By Mai El Ghandour & Tasneem Madi
For the past few years, China has been garnering great power potential which is reflected in its assertive foreign policies. China’s persistence on dominating the South China Sea (SCS) has resulted in territorial disputes with its neighboring countries and has become a threat to both regional and global energy security. These ongoing disagreements have become “a focal point for big power rivalry”, and their repercussions stretch beyond the region.
In essence, Beijing is seeking to be a “big brother” by limiting the rights of Brunei, Indonesia, Malaysia, the Philippines, Taiwan, Thailand, Vietnam and other claimants to exploit the potentially extensive underwater oil and gas resources in the SCS. According to US Secretary of State Mike Pompeo, China is preventing Southeast Asian nations from accessing more than $2.5 trillion in recoverable energy reserves.
It became clear that China is unwilling to adhere to the United Nations Convention on the Law of the Sea (UNCLOS), which is an international law that protects coastal countries’ rights, obligations and usage of hydrocarbon resources. As China began to turn a blind eye to the UNCLOS, the country continues to base its claim to sovereign rights in SCS on the nine-dash line, which is a resource-rich U-shaped stretch of water that reaches 2,900 kilometers (km) off of mainland China. This move strongly confines oil exploration activities in the region, and leaves oil and gas ambitions in a delicate situation, where other countries might have to search for oil and gas beyond the SCS.
“Belt Road Initiative” (BRI); where the story began
China’s “Belt Road Initiative” (BRI), was launched in 2013, receiving international attention as a global economic and strategic project. The project includes a section dividing transport sources into five corridors across land and sea routes; one of them is the Western Sea Routes extending from the Sea of China to the Indian Ocean. The project aims to improve connectivity on a transcontinental scale, focusing on SCS and tackling its issues. The BRI transport conditions seek to substantially improve trade, foreign investment, and living conditions for citizens in participating countries.
Why is South China Sea important?
Firstly, the SCS covers an enormous part of the Pacific Ocean with an area of about 3.5 million km2. Moreover, SCS includes two significant commercial transit routes: the strait of Malacca and the Taiwan strait.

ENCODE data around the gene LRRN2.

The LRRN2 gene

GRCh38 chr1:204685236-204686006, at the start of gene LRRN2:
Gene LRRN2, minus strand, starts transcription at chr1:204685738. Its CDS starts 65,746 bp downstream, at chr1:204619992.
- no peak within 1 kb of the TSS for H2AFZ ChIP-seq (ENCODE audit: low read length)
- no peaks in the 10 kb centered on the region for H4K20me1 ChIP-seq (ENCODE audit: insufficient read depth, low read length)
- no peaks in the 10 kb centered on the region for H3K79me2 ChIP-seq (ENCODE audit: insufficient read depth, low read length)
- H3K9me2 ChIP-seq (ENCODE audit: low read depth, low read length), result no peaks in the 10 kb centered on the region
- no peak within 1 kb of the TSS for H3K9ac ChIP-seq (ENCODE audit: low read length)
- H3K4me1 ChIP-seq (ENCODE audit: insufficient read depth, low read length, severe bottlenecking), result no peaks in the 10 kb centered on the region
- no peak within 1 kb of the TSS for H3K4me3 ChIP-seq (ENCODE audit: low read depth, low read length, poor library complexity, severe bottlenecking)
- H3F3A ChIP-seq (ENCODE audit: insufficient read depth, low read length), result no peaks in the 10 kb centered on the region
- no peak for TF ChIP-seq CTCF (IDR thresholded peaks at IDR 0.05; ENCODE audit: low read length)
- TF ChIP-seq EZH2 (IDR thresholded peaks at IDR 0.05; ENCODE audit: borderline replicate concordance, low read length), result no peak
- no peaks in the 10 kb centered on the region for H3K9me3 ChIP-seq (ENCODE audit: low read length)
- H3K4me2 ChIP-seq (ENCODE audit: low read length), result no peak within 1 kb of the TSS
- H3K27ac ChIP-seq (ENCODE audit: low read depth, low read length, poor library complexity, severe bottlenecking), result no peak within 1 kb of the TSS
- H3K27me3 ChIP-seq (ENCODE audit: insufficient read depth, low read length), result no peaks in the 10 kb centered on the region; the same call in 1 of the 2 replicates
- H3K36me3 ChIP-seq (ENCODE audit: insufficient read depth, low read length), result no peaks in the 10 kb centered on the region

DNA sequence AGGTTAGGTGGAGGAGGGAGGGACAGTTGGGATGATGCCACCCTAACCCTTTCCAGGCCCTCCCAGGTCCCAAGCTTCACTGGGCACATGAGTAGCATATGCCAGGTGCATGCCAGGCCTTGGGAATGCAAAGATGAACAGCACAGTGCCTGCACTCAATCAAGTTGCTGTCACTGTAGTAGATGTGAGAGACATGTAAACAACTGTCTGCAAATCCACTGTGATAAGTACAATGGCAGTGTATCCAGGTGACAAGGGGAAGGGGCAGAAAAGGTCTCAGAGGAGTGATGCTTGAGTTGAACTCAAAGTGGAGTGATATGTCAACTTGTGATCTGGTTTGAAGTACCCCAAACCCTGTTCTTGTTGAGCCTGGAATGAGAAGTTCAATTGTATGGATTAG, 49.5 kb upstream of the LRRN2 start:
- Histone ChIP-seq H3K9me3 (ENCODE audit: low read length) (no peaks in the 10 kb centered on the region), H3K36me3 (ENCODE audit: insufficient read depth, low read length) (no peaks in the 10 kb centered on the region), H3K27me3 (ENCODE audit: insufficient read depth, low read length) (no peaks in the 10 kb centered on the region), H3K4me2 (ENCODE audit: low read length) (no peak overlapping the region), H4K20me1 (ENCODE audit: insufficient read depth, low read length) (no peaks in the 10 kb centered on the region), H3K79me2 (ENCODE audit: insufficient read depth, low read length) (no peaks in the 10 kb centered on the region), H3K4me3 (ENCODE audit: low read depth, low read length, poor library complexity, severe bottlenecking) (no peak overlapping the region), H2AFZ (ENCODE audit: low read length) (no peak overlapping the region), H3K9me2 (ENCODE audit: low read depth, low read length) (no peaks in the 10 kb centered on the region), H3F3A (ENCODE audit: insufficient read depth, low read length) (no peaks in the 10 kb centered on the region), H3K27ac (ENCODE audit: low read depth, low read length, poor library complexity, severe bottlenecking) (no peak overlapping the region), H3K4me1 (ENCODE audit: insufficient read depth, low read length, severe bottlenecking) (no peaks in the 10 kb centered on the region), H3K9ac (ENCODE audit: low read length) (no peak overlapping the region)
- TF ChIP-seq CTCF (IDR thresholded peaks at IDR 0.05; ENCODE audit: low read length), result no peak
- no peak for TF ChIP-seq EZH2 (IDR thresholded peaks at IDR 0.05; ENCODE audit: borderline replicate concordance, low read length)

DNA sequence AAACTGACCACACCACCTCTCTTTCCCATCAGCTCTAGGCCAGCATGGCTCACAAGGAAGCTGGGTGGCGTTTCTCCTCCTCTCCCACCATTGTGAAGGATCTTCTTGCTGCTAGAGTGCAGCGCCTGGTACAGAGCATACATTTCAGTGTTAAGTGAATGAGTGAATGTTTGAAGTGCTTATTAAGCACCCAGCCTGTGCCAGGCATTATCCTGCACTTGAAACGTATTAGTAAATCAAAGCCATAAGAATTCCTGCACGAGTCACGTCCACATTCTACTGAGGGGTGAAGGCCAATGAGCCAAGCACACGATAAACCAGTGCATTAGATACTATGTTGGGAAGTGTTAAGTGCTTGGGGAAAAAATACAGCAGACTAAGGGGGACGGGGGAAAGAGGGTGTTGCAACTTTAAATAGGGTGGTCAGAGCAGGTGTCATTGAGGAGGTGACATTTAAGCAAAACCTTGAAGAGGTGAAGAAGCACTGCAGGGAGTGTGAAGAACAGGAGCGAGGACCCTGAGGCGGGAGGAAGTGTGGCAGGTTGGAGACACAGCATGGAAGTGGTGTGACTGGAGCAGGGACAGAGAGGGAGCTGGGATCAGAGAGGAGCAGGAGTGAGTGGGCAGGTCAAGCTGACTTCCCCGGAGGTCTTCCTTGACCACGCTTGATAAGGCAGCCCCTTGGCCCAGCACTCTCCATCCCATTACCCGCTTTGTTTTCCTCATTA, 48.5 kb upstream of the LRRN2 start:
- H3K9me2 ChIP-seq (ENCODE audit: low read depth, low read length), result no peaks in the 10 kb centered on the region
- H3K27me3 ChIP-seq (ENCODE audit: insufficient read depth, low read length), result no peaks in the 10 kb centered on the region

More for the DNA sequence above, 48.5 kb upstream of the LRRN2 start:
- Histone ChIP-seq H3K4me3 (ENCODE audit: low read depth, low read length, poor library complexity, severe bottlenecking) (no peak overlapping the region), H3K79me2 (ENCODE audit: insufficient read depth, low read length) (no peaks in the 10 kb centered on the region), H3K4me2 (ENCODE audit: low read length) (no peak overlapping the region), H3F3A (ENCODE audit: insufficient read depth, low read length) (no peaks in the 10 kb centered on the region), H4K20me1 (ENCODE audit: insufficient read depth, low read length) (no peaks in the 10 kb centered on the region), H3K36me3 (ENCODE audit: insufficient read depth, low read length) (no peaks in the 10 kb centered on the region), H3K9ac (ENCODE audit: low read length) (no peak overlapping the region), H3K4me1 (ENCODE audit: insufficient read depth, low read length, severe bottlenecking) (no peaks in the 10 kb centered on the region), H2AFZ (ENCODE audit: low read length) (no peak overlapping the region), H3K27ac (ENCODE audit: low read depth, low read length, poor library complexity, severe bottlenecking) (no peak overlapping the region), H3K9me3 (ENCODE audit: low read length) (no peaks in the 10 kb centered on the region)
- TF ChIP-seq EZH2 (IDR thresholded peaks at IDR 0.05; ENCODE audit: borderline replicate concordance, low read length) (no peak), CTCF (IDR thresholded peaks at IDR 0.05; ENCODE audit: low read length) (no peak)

Secondly, the total crude oil reserves in the sea was estimated in 2016 to be more than 11.3 billion barrels and natural gas reserves were estimated to reach more than 190 trillion cubic feet (tcf).
Thirdly, SCS is a major route for crude oil shipments and trade, where more than 30% of the global maritime crude oil moves through the sea. Crude oil shipments passing through the strait of Malacca represent 16% of the global maritime trade. Oil trade is about 15 times more than that in Panama Strait, according to US Energy Information Administration’s (EIA) data, published in 2016.
Fourthly, the Sea is important for the Middle East, which accounted for more than 70% of total SCS’s crude oil shipments in 2016. Total trade value for shipments passing through SCS in 2016 reached $3.37 trillion. Thus, 40% of the global Liquefied Natural Gas (LNG) is transited through the sea in 2017, according to Global Conflict Tracker official website, in September 2019.
NOCs Role in the South China Sea
As a part of its nationalist movement, China has been resorting solely to its local resources to reinforce its sovereignty and its image as a great power. Thus, it comes as no surprise that the country heavily depends on National Oil Companies (NOCs).
China declared that all cooperation to develop resources in SCS should be between Chinese NOCs and the “outside countries”, forcing other claimants to enter into Joint Ventures (JVs) with Chinese state-owned oil companies.
As a result, Exploration and Production (E&P) by other NOCs in the region has been hampered as Chinese NOCs interfered in all activities.
IOCs’ Role – or the Lack Thereof
China’s ambitions to take over are directly affecting other oil companies’ activities in the region – and the lack thereof.